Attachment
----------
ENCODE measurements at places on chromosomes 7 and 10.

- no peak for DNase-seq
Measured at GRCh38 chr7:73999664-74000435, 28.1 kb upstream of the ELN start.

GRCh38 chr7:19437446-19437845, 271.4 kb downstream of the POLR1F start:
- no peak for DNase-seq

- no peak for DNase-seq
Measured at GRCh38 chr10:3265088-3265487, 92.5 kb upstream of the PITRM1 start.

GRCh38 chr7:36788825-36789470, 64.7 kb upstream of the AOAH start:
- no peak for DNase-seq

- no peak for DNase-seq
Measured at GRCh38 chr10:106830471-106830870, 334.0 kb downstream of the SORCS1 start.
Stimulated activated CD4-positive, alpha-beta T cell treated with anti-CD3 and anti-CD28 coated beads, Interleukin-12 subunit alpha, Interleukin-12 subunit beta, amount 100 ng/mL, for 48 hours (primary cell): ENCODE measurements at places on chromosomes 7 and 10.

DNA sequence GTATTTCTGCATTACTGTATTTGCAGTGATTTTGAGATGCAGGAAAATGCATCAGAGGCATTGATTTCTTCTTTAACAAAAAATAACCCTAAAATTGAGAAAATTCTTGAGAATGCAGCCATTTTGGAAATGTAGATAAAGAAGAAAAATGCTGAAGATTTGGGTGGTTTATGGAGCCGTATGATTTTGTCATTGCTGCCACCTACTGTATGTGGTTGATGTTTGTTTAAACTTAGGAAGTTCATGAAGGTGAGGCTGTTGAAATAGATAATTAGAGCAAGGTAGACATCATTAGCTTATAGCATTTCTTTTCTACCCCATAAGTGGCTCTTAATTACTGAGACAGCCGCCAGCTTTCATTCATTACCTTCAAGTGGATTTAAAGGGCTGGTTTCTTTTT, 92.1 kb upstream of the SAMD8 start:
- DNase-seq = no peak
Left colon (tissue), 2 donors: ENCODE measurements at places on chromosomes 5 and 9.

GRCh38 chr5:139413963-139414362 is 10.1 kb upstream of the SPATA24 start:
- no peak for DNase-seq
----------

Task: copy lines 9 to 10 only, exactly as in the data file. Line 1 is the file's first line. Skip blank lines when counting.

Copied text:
- no peak for DNase-seq

- no peak for DNase-seq